Do you ever feel like wasting food and not getting the most out of your ingredients? Well, you're not alone. There's always a way to make things better when it comes to cooking. And we all could learn more ways to cook efficiently and reduce food waste.
We have compiled 23 simple cooking tips anyone could use to maximize the flavors, minimize waste, and save money. You don’t need special equipment or complicated cooking techniques to master these downright genius kitchen hacks!
Many seasoned cooks and chefs know the power of parmesan rinds. Don’t get rid of this “food scrap.” Instead, use parmesan rinds to add umami to stews, sauces, and risottos.
Add parmesan rinds to your soups and broths, and let the cheese release all of its flavors and enrich them.
Let the rinds simmer and remove them from your dish before serving.
You can use lemons, oranges, limes, grapefruits, and the rest of the citrus fruit family in their entirety. In fact, the peels contain some of the most precious nutrients, like Vitamin C and fiber.
There are several ways you can get the most out of your citrus peels:
To make candied peels, you must remove most white fiber. Cut the peels into strips and boil in water for 10-15 minutes. Remove them from the heat, drain and rinse in cold water.
In a saucepan, make sugar syrup by mixing 1 part water and 1 part sugar and bringing it to a boil.
Once the sugar is dissolved, place the peels in the syrup, bring to a boil, reduce the heat and let simmer for 30-45 minutes until the peels are soft.
Toss the candied peels in more sugar and let them dry.
Put stale bread to use by making some homemade fresh or dried breadcrumbs and croutons.
It’s easy to purchase any part of the chicken you need for a recipe, all cut and prepped for you, but if you want to get the most out of this popular protein, consider purchasing a whole bird. You can always roast the entire bird or cut it up yourself.
There are several advantages to buying a whole chicken:
Don’t throw away any leftover vegetables or scraps, but make a homemade vegetable stock instead.
If you cook a meal every day and don’t produce much waste each time, save the veggie scraps in a ziplock bag and freeze until you have enough to make a flavorful broth. You can also use the veggies that are about to go bad and need to be used right away.
You can save most of your vegetable scraps for stock:
The list goes on and on. To make a vegetable stock, place your scraps into a pot, cover with water, add a bay leaf, bring to a boil and simmer for 10-15 minutes. Strain the stock through a fine mesh sieve and use it whenever necessary. You can store it in the fridge for up to 4 days or freeze it for up to 4 months.
Don't trash potato skins - Potato Peel Chips are a great way to use leftover potato peels. Crispy, crunchy, salty, and zero waste. Make sure you wash the potatoes thoroughly before making the chips.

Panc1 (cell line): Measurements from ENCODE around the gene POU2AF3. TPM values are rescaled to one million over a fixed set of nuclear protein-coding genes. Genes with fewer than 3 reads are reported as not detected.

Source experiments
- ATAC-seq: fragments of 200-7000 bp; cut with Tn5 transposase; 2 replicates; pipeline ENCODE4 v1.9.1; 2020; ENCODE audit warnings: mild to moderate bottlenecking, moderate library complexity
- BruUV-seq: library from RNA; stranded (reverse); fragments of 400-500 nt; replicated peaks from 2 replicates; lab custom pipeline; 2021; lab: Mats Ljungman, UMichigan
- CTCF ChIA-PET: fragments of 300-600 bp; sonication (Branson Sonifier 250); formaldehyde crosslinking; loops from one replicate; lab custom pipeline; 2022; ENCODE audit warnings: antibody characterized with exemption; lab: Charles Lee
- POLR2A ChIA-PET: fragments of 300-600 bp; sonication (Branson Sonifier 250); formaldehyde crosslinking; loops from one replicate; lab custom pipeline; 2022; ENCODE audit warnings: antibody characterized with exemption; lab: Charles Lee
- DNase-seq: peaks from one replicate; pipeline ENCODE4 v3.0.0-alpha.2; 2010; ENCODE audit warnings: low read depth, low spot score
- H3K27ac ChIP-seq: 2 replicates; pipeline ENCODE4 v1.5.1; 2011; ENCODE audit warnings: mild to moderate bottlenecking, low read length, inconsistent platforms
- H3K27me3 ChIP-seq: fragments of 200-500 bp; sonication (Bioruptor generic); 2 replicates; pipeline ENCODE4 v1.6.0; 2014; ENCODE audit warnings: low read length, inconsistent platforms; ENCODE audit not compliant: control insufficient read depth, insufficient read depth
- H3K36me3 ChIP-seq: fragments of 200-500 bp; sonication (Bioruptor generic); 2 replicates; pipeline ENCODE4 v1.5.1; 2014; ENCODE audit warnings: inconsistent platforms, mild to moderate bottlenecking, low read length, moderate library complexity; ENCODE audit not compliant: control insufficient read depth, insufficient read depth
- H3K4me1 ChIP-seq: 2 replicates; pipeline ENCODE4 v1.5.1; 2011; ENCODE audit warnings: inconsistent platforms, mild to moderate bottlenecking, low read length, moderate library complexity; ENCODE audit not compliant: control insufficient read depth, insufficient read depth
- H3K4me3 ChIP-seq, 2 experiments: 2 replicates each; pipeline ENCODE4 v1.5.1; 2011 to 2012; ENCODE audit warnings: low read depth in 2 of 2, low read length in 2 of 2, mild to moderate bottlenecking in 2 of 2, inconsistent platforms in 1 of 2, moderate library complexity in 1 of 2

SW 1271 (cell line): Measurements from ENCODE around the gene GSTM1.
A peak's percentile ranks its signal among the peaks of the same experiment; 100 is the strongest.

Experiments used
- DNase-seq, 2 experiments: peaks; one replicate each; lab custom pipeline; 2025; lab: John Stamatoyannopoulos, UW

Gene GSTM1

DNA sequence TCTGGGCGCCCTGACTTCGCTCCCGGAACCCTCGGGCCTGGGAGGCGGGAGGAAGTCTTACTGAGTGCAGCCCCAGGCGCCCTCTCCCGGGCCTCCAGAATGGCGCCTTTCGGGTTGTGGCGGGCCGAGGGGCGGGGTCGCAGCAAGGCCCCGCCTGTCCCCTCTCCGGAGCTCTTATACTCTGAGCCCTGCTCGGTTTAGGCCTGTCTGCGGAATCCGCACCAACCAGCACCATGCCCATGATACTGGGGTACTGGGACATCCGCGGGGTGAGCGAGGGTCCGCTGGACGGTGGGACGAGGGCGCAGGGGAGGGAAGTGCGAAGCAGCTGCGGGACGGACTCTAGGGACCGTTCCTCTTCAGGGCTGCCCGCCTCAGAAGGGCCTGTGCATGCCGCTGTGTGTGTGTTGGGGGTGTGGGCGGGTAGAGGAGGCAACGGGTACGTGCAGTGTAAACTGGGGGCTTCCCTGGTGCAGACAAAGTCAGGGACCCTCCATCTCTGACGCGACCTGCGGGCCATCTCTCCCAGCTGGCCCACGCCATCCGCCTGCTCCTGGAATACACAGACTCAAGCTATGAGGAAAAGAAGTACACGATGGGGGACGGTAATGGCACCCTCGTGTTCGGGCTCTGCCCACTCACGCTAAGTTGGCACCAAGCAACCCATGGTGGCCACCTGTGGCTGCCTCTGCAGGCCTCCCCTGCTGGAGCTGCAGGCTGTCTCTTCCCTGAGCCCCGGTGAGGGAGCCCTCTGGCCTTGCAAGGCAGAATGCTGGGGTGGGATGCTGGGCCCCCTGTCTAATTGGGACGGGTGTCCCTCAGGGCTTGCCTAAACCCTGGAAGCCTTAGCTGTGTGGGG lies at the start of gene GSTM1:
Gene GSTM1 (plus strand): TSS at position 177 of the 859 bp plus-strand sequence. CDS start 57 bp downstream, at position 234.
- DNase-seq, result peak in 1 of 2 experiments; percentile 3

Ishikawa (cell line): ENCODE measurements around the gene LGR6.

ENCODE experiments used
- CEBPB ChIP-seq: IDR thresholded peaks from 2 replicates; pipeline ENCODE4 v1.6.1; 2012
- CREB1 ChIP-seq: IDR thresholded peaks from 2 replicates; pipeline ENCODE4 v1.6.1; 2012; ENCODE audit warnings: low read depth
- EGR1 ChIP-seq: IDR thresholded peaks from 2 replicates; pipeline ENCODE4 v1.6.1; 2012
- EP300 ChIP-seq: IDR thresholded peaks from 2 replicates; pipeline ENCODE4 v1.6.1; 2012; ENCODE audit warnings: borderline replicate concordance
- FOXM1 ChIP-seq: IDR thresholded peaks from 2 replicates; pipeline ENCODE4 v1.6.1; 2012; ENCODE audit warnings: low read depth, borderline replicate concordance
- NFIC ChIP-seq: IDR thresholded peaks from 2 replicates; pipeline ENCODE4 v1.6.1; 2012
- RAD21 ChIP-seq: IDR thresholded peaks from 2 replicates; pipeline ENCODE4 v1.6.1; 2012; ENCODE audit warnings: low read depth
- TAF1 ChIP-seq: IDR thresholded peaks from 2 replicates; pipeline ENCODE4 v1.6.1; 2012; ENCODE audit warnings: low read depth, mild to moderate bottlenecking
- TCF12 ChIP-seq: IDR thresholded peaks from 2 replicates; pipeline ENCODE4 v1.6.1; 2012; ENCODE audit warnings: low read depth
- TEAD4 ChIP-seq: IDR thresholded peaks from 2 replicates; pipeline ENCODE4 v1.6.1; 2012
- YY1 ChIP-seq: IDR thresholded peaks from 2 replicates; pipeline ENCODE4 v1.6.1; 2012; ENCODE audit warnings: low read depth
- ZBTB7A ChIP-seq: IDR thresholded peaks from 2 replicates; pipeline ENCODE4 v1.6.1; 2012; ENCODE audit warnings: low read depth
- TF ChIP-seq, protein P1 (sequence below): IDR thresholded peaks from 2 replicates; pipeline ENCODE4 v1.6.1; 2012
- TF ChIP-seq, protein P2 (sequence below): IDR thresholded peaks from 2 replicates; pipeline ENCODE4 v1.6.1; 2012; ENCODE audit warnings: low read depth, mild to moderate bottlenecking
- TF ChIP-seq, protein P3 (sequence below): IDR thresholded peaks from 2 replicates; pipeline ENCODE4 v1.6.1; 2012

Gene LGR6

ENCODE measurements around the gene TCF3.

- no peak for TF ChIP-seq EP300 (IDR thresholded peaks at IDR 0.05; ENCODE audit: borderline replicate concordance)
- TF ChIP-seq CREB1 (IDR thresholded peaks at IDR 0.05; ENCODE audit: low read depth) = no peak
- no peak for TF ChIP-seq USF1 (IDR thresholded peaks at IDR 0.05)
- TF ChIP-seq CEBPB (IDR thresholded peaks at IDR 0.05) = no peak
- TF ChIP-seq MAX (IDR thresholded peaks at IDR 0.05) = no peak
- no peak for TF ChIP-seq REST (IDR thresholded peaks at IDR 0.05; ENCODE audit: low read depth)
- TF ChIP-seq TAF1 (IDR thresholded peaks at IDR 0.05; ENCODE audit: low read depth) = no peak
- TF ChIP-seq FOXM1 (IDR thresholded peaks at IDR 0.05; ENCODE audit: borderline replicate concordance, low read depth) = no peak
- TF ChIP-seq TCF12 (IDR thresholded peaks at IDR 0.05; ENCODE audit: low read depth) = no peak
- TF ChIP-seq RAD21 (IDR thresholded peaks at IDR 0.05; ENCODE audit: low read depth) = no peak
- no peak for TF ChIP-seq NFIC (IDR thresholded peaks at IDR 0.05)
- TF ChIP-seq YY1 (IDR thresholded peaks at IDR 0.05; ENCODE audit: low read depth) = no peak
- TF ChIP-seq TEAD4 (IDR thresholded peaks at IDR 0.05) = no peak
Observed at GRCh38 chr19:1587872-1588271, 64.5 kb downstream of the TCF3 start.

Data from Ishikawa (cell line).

Don’t rush to throw it away when you have just a little jam left in the jar. One of the best ways to use leftover jam is making a homemade salad dressing right in the jar. Add some vinegar, olive oil, salt, pepper, and maybe a fresh herb into the jar and shake it - delicious zero-waste homemade dressing ready in minutes.
If you’re a fan of this delicious crustacean, you need to utilize every part of it and extract all its flavor. Shrimp flavor is not just in its tail; you can get even more umami from the heads and the shells.
Lightly toast the shells and heads on a skillet to extract more flavor. Transfer them into a pot filled with water, add a roughly chopped onion and a couple of garlic cloves if you’d like, bring to a boil and simmer for 45 minutes to an hour—season to taste, and add a generous splash of white wine in the last minutes of cooking.
When the stock is off the heat, strain it through a fine mesh sieve and allow it to cool. You can refrigerate it for up to 3 days or store it in the freezer for up to 3 months.
Shrimp stock turns out incredibly flavorful. You can use it in seafood chowder, gumbo, seafoor risotto, jambalaya, and many other dishes.
For homemade shrimp oil, you will need shrimp heads and vegetable oil. Heat the oil in a saucepan and carefully add in your shrimp heads. Once they turn nice pink color and all the liquid evaporates, turn the heat off. Remove the shrimp heads from the oil (we can use them further), strain the oil, and transfer it into your storage container. Shrimp oil should be a beautiful orange color.
You can store it in the fridge for up to a week or freeze it into portion-sized cubes using an ice tray. Shrimp oil is a delicious umami agent you can add to any savory dish that can use an extra level of flavor.
To make shrimp paste, you will need the following: